It tells the story of the iconic Jewish song, celebrating 100 years of Jewish history and culture through the journey of a song, as well as revealing the power of music.

"The song Hava Nagila has a fascinating history," Marta said.

"You can trace the journey of where Jews have been and where we are going through the twists and turns of this song.

"It is also a springboard for asking big questions.

"As Hava Nagila has crossed over into pop culture and become more secular, has it lost some of its meaning?

"By extension, are we, as modern Jews, in danger of losing meaning in our lives? Are there messages embedded in this song that we can rediscover?"

Celebrities will appear on camera to provide their own takes on the song for the film, which is due for release next year.

And a 10-minute fundraising clip of the film, featuring singer Harry Belafonte and Jewish actor Leonard Nimoy, has already become an Internet sensation, amassing more than half a million views worldwide.

Two women directing and producing a film is refreshing, but even though we live in the 21st century there is still a lack of "big name" female film directors.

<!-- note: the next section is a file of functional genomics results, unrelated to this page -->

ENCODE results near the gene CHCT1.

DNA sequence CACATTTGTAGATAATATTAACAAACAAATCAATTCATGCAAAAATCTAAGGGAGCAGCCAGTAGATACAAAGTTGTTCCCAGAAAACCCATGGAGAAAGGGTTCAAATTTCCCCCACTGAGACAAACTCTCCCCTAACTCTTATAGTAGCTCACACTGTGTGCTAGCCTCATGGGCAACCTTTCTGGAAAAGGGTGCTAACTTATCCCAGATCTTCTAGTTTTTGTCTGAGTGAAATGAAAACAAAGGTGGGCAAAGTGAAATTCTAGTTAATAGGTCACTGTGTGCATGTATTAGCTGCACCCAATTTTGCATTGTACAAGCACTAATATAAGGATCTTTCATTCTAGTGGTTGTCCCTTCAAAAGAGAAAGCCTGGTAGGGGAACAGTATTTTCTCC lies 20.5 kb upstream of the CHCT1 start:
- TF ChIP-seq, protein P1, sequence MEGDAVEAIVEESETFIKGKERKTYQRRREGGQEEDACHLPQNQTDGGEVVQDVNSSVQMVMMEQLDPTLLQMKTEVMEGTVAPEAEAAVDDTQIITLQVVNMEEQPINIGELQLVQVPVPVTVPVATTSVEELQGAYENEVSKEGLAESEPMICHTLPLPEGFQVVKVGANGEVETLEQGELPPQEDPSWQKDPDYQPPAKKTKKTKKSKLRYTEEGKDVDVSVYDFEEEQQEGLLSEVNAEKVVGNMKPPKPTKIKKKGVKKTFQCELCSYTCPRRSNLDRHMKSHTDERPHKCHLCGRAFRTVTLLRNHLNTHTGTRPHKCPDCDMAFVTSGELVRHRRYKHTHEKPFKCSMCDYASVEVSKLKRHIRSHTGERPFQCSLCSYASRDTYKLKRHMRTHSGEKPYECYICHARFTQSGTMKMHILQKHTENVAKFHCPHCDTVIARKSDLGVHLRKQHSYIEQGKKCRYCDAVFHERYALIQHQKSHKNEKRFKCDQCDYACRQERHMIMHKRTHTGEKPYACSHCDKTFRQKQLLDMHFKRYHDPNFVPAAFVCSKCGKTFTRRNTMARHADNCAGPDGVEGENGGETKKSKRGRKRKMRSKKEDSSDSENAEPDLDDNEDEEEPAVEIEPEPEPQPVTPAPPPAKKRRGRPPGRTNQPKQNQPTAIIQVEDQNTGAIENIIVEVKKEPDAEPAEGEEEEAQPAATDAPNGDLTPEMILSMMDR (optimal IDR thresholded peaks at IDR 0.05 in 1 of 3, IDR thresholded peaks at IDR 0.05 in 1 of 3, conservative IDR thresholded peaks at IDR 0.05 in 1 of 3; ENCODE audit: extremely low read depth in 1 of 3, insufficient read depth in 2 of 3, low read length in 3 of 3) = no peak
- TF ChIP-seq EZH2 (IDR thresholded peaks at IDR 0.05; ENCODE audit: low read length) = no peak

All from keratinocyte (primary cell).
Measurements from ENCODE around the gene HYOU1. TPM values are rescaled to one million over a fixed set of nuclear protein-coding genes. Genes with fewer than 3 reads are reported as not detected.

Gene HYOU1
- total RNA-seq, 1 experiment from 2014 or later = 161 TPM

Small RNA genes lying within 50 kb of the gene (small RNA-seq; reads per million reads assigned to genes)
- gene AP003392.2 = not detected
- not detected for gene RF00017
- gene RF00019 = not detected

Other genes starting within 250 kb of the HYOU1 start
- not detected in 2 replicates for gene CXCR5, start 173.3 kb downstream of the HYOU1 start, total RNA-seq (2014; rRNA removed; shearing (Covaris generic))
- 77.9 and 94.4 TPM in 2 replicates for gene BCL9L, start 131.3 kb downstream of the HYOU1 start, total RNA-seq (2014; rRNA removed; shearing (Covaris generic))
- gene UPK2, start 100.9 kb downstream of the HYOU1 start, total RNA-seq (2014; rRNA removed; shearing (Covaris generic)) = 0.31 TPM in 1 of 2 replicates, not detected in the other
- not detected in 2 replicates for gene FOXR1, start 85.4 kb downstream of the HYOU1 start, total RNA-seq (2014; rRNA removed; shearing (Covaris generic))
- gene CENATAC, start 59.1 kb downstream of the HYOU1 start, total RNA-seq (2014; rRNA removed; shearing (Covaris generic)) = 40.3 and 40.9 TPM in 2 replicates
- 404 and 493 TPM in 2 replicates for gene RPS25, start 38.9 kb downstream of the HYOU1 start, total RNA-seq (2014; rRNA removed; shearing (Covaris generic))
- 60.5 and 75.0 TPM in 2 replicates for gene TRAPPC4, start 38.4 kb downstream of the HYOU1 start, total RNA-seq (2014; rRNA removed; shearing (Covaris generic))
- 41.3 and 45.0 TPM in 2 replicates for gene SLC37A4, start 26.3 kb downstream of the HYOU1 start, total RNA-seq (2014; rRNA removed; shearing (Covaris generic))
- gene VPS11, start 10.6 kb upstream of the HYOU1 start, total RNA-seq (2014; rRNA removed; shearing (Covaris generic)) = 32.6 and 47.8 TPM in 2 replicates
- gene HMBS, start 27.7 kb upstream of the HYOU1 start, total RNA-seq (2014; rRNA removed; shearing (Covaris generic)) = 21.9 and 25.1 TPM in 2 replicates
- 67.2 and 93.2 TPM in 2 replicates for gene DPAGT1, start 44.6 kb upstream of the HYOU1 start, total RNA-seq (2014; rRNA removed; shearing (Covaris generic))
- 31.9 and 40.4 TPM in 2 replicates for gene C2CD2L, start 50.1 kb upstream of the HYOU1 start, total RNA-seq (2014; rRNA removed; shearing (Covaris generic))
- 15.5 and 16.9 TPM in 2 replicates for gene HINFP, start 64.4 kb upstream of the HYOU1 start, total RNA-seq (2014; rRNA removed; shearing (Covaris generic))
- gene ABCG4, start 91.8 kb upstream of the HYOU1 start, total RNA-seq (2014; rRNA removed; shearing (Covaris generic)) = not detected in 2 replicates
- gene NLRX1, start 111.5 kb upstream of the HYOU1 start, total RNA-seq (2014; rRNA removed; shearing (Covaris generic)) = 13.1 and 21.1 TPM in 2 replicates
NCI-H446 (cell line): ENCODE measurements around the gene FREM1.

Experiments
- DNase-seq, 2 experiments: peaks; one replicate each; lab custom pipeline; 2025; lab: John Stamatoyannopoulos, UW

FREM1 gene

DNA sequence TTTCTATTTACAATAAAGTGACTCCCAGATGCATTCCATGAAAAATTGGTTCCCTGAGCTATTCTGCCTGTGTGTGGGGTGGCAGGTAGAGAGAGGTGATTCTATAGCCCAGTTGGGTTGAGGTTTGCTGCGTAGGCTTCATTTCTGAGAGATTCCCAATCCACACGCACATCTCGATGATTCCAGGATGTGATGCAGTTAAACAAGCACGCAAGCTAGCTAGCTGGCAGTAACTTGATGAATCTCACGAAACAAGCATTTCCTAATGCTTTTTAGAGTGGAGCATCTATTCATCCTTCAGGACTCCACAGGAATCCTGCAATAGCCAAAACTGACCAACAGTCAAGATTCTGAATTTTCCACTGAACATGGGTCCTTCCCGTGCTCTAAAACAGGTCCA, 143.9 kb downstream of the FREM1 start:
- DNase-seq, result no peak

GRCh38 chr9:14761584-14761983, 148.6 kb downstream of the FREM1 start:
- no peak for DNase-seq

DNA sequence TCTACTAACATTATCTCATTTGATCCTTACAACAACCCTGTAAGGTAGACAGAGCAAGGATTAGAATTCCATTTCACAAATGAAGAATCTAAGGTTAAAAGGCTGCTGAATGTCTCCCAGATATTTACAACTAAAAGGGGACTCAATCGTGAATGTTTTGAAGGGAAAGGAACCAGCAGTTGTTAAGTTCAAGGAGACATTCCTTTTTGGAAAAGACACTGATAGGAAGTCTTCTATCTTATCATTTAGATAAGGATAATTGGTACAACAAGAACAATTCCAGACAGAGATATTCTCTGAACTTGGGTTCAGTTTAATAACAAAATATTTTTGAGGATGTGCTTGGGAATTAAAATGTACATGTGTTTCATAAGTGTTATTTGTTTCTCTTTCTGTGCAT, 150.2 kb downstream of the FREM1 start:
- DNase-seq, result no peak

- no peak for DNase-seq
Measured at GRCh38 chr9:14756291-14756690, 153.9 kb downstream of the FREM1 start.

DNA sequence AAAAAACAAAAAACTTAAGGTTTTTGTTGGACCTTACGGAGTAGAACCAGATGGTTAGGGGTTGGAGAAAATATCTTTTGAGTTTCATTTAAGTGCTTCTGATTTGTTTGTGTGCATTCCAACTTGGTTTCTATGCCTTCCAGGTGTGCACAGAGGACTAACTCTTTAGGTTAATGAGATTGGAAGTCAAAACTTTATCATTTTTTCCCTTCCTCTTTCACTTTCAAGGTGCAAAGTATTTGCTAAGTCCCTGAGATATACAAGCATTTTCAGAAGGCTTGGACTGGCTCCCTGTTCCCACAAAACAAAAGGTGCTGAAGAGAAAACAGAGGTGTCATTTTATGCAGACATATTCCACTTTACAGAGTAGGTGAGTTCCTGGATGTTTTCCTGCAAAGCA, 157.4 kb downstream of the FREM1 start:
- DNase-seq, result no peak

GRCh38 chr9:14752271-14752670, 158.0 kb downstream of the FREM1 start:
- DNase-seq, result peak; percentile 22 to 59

And Marta claims there is a certain amount of misogamy in Hollywood.

"I have experienced it in a number of different ways," she said.

"It is not quite as bad as it used to be, but there is still an exclusionary feel. It has been different for me because I have, fortunately, enjoyed success."

Continuing the feminism theme, Marta is producing Project Five, a five-part series about breast cancer with segments directed by Jennifer Aniston and Demi Moore.

Perhaps Marta would like to escape it one day, but she is more than happy to keep discussing Friends.

After all, it is what has made her.

"It was 10 years of my life, so of course I have great affection for it," Marta explained.

"My mother never told me how proud she was of me.

"But I did find a scrapbook she kept that had clippings from every article that had ever been done on me."

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© 2011 Jewish Telegraph